WASHINGTON – The Knicks went on the road feeling themselves a little bit with their modest two-game winning streak.
Then they were slapped back to reality in Washington, of all places, because we should all remember that a night of Kristaps Porzingis brilliance can only distract from the losing for so long.
In this case, the positive vibes lasted less than 24 hours.
“This is bull,” backup point guard Brandon Jennings said afterwards. “These are games we need to win.”
It’s only Game 12, but Jennings is right. If the Knicks want to be a playoff team and save themselves from lottery embarrassment, they can’t lose games like Thursday night.
Not against the Wizards. Not with another no-show on defense.
It was a non-competitive affair for most of the 119-112 defeat at the Verizon Center, as the Knicks failed to match the Wizards’ energy and sense of desperation until it was too late.
Carmelo Anthony put up 19 points but went just 1-for-8 from three-point range.
Jeff Hornacek blamed the lethargy on playing in the second game of a back-to-back, but that’s a poor excuse when juxtaposed with these ugly truths: the Knicks (5-7) are 1-5 on the road; they have one of the worst defenses in the NBA; they just lost to a Wizards team that lost to the Sixers — yes, the Sixers — a day prior.
The thought of losing secondhand to the Sixers prompted Jennings to make a disgusted face.
“From here on out we need to be desperate every game,” he said. “This was a team desperate for a win and they got it. They just lost to Philly last night and they come and beat us.”
These are premature alarm bells from Jennings, and there’s a three-game homestand coming up with a chance to right the ship for the Knicks. But Washington was just another example that this team can’t find traction or consistency. It couldn’t last season before the bottom fell out and Derek Fisher was fired. It hasn’t through 12 games this season.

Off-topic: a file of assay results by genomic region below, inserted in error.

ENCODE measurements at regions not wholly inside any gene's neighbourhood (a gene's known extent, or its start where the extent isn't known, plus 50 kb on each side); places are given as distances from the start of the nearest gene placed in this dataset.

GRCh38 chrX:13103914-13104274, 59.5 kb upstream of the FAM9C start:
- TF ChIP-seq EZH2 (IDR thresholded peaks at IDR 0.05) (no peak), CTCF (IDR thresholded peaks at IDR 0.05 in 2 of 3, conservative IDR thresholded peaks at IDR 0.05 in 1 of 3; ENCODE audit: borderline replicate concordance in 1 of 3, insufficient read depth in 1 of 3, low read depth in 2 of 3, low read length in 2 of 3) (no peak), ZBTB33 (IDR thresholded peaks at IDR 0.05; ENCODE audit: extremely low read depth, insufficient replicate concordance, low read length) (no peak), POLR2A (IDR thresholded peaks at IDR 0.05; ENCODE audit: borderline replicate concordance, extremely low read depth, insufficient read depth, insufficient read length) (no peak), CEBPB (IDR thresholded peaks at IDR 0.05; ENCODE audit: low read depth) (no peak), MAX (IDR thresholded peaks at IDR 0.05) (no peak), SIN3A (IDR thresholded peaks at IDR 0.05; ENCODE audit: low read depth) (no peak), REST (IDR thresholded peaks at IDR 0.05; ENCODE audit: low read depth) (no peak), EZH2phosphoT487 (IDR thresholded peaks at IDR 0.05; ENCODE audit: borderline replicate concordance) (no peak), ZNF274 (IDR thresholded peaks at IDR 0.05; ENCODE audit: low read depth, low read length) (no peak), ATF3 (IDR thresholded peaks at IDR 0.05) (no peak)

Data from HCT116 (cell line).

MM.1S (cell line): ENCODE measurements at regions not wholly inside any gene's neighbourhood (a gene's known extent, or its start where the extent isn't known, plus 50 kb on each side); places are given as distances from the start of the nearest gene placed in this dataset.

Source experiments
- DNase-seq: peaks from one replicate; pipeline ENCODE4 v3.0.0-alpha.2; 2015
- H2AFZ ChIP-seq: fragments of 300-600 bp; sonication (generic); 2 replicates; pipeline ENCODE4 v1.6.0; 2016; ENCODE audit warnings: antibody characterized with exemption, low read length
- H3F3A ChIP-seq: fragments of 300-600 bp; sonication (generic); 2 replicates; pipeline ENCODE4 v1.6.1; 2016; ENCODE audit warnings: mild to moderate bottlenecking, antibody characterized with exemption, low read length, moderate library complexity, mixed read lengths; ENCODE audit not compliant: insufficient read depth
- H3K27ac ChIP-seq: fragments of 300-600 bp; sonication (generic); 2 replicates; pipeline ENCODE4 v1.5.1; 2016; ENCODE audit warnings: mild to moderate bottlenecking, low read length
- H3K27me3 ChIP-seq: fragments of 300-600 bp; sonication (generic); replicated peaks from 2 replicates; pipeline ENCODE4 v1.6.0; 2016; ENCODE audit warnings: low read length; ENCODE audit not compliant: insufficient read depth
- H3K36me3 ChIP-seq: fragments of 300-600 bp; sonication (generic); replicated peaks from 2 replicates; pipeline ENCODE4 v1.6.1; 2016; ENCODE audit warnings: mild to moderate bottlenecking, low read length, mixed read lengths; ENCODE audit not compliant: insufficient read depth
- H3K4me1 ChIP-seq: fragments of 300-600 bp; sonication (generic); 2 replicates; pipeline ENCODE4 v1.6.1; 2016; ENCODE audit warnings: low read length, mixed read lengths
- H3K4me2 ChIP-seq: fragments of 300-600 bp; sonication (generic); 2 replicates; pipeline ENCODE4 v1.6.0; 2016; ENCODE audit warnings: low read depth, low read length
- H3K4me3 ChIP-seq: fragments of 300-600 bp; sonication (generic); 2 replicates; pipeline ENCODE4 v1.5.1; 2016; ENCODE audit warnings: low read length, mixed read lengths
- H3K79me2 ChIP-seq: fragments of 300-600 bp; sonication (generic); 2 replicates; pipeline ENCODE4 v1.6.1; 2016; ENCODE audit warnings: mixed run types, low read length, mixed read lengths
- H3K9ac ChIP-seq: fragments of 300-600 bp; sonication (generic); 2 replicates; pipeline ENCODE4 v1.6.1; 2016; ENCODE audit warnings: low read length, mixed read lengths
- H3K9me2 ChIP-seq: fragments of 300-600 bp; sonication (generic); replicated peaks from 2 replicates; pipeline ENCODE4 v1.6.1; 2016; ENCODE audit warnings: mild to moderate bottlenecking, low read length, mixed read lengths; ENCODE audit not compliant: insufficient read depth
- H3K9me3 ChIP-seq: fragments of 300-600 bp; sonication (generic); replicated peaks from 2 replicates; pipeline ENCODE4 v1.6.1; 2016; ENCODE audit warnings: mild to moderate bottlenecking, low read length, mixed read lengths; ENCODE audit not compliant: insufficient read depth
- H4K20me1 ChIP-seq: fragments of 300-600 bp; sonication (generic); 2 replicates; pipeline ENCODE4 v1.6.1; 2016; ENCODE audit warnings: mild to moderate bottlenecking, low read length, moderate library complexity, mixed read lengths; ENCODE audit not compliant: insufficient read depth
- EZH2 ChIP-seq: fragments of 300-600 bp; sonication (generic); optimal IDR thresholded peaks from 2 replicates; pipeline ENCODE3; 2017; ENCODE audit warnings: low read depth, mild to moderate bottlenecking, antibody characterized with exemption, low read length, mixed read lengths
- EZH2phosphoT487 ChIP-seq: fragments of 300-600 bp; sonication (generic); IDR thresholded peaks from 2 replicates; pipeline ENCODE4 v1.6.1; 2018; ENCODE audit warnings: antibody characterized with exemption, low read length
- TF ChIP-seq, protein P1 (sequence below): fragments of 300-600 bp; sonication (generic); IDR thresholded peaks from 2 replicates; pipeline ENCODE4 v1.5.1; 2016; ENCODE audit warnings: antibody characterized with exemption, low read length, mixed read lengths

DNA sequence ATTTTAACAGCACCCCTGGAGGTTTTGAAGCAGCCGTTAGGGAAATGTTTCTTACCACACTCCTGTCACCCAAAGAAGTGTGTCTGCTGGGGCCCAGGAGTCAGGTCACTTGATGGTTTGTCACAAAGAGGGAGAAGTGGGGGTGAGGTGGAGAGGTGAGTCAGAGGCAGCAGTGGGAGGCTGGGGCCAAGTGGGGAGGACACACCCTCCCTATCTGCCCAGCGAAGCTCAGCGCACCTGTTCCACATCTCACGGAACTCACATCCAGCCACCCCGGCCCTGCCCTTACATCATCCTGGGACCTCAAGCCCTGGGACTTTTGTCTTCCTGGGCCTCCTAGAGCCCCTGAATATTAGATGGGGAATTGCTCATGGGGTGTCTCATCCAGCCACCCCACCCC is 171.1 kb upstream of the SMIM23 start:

A day after he exploded for 35 points and heard MVP chants at the Garden, Porzingis was stifled by Washington’s Markieff Morris and managed just 16 points on 7-of-16 shooting. Carmelo Anthony wasn’t much better with 19 points on 7-of-17 from the field. Joakim Noah disappeared again, logging only 19 minutes (with the Knicks being outscored by 18 points in those 19 minutes).
Hornacek blamed Porzingis’ dud on tired legs. He also took it on the chin and blamed himself.
(Rob Carr/Getty Images)
“(Playing 40 minutes) probably had an effect on (Porzingis). A lot of his shots were short. That’s usually a sign of fatigue. But he’s young. He’s going to have to learn how to play in back-to-back games,” the coach said. “It’s tough on a guy that’s 7-3. That was probably my fault for playing him too much (Wednesday night).”
The Wizards (3-8) were in the midst of an early-season mini-crisis until the Knicks came to town and served as the remedy. A Wizards team that couldn’t shoot suddenly knocked down 54 percent of its attempts, including 15-of-25 from beyond the arc. It was the most points the Knicks allowed all season. And that’s stacked up against some other impressively inept flops.
The defense was so bad that the Knicks scored 47 points in the fourth quarter and still lost.
“The fight defensively wasn’t there,” Hornacek said.
That type of stuff keeps teams out of the playoffs.
Source: NY Daily News Headlines Sports News